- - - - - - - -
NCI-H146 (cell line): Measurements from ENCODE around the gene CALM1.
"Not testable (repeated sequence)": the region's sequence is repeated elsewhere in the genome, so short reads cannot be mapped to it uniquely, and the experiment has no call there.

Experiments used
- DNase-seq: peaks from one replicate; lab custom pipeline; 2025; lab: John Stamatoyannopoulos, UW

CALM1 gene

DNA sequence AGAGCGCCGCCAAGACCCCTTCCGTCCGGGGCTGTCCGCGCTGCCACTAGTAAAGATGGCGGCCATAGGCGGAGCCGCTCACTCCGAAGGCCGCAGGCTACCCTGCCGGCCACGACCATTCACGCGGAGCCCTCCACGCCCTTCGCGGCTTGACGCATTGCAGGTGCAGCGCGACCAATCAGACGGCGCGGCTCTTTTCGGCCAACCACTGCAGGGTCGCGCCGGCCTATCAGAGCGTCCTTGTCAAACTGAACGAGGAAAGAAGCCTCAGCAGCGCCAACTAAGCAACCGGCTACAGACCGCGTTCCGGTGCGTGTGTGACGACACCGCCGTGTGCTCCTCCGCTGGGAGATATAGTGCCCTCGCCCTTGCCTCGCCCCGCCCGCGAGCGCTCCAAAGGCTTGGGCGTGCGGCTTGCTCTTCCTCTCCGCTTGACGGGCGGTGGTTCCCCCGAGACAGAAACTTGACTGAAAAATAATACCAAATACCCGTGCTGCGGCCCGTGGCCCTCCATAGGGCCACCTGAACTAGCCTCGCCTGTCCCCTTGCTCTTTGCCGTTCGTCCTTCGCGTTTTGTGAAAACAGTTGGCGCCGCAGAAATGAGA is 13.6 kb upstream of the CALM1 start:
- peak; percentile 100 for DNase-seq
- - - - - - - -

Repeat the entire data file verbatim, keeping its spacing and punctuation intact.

NCI-H146 (cell line): Measurements from ENCODE around the gene CALM1.
"Not testable (repeated sequence)": the region's sequence is repeated elsewhere in the genome, so short reads cannot be mapped to it uniquely, and the experiment has no call there.

Experiments used
- DNase-seq: peaks from one replicate; lab custom pipeline; 2025; lab: John Stamatoyannopoulos, UW

CALM1 gene

DNA sequence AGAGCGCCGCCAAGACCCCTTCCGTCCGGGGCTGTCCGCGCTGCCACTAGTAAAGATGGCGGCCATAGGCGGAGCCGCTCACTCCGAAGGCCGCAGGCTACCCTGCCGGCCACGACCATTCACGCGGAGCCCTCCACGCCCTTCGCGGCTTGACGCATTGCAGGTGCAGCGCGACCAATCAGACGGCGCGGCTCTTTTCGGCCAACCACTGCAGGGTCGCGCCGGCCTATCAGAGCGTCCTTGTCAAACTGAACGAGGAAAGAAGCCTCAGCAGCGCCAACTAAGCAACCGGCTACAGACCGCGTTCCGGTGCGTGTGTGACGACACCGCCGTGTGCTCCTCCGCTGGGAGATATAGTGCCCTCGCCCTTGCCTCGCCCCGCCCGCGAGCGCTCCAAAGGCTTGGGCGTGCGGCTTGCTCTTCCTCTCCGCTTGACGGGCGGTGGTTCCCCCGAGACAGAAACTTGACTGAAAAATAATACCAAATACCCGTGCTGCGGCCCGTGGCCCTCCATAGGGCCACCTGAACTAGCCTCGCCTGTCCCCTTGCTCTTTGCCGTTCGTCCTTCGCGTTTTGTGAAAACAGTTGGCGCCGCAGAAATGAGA is 13.6 kb upstream of the CALM1 start:
- peak; percentile 100 for DNase-seq